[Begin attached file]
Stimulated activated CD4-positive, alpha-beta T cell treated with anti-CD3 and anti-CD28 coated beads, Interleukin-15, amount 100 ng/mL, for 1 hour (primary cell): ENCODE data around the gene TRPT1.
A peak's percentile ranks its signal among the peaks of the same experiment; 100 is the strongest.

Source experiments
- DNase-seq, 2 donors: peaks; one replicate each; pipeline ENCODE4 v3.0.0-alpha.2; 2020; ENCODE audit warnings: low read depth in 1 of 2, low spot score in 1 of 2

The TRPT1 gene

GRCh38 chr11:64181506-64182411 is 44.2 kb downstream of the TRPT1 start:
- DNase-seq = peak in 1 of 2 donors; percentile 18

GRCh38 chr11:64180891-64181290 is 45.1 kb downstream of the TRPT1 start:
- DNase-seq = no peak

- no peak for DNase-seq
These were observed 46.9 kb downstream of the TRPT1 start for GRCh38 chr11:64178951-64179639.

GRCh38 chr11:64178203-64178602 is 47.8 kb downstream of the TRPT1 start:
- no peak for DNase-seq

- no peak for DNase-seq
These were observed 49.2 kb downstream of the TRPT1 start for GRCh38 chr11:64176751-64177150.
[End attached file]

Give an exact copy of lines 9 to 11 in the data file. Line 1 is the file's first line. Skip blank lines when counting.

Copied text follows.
- DNase-seq = no peak

- no peak for DNase-seq
These were observed 46.9 kb downstream of the TRPT1 start for GRCh38 chr11:64178951-64179639.